The beef tataki was very disappointing. Instead of delicate slices of quickly seared meat we got what looked like pre-cut stir-fry beef. The serving was quite small, too: again 5 pieces. Alvaro was a true gentleman this time and let me choose between the extra piece of tuna and the extra piece of beef; I chose the fish (it was bigger!).

Beef tataki

Beef tataki (normally $11.90)

Next arrived the complimentary miso soup, one of my favourite cheat meals (hey, at least miso is fermented!). The soup was good and piping hot.

Miso soup

Miso soup

For mains we asked for some gluten-free options to try to minimize the damage for the day (the provided soy sauce was not gluten-free and miso can have gluten in it). They said we could have the grilled salmon and the Wagyu steak without sauce, so that’s what we ordered.

Both portions were quite small. The grilled salmon was on the dry side (perhaps because they used sashimi-sized pieces?), and the Wagyu steak was not that fantastic (these days not all Wagyu is created equal) and they forgot to forget about the sauce. At least it was just on one side of the beef.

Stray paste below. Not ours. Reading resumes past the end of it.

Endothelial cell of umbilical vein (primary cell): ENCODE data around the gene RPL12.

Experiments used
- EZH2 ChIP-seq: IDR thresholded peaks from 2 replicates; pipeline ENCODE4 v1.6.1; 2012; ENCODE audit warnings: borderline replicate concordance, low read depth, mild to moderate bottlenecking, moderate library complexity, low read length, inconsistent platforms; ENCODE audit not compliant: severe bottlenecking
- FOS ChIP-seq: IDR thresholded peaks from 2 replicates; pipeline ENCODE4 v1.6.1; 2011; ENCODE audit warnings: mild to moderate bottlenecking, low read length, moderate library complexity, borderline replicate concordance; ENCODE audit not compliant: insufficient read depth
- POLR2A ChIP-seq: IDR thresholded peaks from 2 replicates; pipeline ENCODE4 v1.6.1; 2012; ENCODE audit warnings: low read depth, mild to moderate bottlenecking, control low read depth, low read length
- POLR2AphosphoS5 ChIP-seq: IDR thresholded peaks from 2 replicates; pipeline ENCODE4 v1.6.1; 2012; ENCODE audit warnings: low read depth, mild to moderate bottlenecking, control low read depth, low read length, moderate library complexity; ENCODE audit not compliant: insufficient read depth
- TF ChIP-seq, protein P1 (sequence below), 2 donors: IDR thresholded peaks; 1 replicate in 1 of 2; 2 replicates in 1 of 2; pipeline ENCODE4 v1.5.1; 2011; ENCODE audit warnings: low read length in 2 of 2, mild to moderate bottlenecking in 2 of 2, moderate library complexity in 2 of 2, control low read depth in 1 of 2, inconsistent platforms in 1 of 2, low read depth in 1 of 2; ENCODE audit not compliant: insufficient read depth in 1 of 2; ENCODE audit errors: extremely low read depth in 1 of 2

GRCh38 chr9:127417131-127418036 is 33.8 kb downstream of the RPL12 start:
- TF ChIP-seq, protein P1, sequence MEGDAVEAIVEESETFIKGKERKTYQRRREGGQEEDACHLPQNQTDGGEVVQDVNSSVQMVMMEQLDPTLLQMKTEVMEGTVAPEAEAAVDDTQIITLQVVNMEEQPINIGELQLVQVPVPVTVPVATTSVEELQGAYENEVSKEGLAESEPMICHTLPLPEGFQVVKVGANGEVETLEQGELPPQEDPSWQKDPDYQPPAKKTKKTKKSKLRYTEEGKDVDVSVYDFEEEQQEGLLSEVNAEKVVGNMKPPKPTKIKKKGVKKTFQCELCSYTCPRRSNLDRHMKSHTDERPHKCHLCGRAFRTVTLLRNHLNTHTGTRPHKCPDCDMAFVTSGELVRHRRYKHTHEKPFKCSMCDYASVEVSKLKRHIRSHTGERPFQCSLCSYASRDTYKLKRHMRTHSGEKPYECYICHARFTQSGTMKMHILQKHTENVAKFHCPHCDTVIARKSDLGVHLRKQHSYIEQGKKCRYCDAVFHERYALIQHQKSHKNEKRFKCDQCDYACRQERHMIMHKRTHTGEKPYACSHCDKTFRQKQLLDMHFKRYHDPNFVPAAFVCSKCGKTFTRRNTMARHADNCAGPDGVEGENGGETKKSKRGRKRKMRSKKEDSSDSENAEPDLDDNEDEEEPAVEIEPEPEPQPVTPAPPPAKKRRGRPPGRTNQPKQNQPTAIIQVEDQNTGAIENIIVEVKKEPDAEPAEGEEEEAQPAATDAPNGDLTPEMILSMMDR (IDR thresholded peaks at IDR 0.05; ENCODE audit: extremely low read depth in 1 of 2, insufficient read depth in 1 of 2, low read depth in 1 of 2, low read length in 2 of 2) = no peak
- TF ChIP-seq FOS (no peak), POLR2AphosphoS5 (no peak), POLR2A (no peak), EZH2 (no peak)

Grilled salmon

Grilled salmon (normally $16.50)

Wagyu steak

Wagyu steak (normally $28.00)

By the end of the meal I didn’t know whether to feel ripped-off because of the portion sizes and average quality of the food or to think it was good enough for the price. I guess I still don’t know.

Wasabi Bistro
Shop 6B-8, 417-431 Bourke Street
Surry Hills NSW 2010
(02) 9357 2076

Recipe: Atún playero (beach tuna)

More than a recipe, this is a memory. When I was a little girl, my dad took us to the beach every single Sunday in summer (from December 21st to March 20th – he’s extremely punctual). My mum was, as always, in charge of food. She packed a big container full of tuna sandwiches and two huge soft drink bottles (a Coke and a Inca Kola because tastes in the family were divided). Once in the beach, between swimming and sun-bathing, they bought us snacks: some sort of sweet tuile-like cylinders, delicious natural fruit ice pops (I usually got mango, my sisters and mum loved the coconut ones) and/or regular ice cream. But the highlight for me were the tuna sandwiches.